"Guardian" is a powerful word.
After all, it harkens back to deeply established images of protection, such as guardian angels.
But guardianship, in modern American law, does not only call to mind symbolic images. It is also a well recognized status in the law. In this two-part post, we will discuss its applicability in Michigan to the protection of adults who become disabled.
There are many conditions that can contribute to some degree of disability.
These can include:
• Physical or mental illness
• Developmental disability
• Motor vehicle crashes and other serious accidents
• Cognitive decline due to aging
• Drug or alcohol addiction
When someone is struggling with these conditions, they may be unable to take care of their financial affairs.
A guardianship is not the only way of making sure that a responsible party is taking care of someone's finances. A durable power of attorney, executed prior to the disability, can enable a person or a bank to serve as a financial fiduciary. It is also possible to create a revocable trust on behalf of someone who is struggling with a disabling condition.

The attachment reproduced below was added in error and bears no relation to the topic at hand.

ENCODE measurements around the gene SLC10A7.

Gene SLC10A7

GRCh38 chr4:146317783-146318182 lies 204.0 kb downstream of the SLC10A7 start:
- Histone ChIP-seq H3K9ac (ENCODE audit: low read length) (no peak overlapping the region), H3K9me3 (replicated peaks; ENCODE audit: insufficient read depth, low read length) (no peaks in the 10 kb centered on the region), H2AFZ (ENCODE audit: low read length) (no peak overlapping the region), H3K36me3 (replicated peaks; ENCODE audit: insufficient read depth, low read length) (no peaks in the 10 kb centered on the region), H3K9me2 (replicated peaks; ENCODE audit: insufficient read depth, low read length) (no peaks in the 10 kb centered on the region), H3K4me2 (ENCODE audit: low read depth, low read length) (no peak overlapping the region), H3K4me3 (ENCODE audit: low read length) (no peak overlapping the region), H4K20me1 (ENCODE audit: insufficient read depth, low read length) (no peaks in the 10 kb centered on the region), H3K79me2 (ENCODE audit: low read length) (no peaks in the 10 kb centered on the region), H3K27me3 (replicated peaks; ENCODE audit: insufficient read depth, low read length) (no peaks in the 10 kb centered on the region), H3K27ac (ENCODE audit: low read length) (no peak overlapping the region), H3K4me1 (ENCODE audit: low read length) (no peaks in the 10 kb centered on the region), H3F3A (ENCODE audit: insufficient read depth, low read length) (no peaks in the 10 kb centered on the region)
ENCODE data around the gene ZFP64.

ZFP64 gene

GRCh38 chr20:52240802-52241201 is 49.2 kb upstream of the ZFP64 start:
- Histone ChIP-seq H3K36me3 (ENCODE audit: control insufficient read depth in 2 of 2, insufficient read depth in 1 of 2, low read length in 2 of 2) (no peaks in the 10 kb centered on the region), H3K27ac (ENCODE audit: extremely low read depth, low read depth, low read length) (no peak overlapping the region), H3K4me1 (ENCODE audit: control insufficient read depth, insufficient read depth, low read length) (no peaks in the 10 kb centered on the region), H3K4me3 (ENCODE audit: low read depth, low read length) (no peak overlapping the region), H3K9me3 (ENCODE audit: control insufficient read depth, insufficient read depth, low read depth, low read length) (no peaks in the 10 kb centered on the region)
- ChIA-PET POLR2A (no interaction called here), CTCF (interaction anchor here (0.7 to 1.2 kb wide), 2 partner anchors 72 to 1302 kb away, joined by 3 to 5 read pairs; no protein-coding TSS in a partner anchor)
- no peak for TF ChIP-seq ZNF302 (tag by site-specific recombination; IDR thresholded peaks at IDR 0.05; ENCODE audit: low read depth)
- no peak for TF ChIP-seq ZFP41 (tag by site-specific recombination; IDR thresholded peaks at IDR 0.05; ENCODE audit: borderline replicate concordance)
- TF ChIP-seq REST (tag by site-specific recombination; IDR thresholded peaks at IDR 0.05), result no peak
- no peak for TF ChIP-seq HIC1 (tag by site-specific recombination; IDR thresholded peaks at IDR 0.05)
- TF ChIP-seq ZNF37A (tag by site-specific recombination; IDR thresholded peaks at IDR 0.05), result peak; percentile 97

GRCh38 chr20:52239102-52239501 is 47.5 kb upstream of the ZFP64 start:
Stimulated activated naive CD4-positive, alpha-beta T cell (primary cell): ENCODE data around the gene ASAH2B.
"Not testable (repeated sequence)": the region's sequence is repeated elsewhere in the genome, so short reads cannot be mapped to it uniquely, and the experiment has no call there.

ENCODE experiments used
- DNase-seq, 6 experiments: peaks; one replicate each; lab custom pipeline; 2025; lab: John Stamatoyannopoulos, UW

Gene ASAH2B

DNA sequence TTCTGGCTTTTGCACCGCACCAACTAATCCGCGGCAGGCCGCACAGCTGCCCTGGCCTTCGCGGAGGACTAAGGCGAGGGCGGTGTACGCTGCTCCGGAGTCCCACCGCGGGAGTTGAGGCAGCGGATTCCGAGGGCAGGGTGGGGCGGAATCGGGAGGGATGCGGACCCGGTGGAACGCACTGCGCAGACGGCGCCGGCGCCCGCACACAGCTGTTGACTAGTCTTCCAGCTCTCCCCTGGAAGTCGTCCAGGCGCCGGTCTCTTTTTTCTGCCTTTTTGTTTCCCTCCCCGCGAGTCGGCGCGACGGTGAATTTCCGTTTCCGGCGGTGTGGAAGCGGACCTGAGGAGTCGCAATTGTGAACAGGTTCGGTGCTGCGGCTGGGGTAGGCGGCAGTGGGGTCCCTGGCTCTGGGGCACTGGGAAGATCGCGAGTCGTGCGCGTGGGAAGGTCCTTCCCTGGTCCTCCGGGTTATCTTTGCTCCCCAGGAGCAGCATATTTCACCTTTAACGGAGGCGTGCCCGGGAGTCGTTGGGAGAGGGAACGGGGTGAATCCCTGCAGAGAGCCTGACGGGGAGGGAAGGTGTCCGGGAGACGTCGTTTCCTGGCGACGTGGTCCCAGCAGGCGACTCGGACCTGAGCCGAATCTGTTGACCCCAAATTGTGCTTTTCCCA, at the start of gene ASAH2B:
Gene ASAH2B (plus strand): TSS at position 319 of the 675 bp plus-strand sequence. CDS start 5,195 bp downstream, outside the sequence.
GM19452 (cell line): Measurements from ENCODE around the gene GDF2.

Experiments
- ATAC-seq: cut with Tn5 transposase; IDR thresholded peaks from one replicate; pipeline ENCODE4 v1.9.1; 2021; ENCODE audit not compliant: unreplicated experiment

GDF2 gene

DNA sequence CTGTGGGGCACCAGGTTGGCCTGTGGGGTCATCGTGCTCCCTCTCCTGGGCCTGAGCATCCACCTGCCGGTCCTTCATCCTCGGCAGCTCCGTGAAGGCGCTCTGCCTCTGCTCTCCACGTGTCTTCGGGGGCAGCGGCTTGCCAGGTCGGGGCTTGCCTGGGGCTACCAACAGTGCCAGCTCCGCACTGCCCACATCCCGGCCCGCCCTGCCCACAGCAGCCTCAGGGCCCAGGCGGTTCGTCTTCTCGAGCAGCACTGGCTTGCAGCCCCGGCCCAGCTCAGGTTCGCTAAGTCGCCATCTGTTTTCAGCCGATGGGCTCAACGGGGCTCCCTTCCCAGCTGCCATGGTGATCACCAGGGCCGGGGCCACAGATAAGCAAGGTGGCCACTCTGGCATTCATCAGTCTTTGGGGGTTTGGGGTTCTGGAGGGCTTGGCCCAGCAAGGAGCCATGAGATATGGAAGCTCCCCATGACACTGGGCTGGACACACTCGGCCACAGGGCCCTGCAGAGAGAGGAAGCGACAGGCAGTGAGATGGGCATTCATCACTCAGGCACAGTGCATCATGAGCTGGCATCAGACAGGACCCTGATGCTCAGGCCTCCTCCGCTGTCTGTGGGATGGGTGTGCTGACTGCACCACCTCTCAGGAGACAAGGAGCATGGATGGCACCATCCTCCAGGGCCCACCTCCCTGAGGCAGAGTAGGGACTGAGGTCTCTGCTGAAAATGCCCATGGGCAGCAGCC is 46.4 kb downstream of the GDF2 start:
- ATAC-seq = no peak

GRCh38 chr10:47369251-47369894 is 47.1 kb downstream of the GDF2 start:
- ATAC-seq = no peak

Neither a durable power of attorney nor the creation of a trust requires court involvement to become effective. For example, an aging parent dealing with mild dementia who gives a financial power of attorney to a son or daughter does not need to get court approval to take that step.
But what happens when someone's disabling conditions become so severe that they are unable to manage their own care? In those cases, the probate court may need to determine whether a guardian should be appointed
In part two of this post, we will provide an overview of how those determinations are made under Michigan law.
Source: State Bar of Michigan, "Acting For Adults Who Become Disabled," Accessed May 15, 2014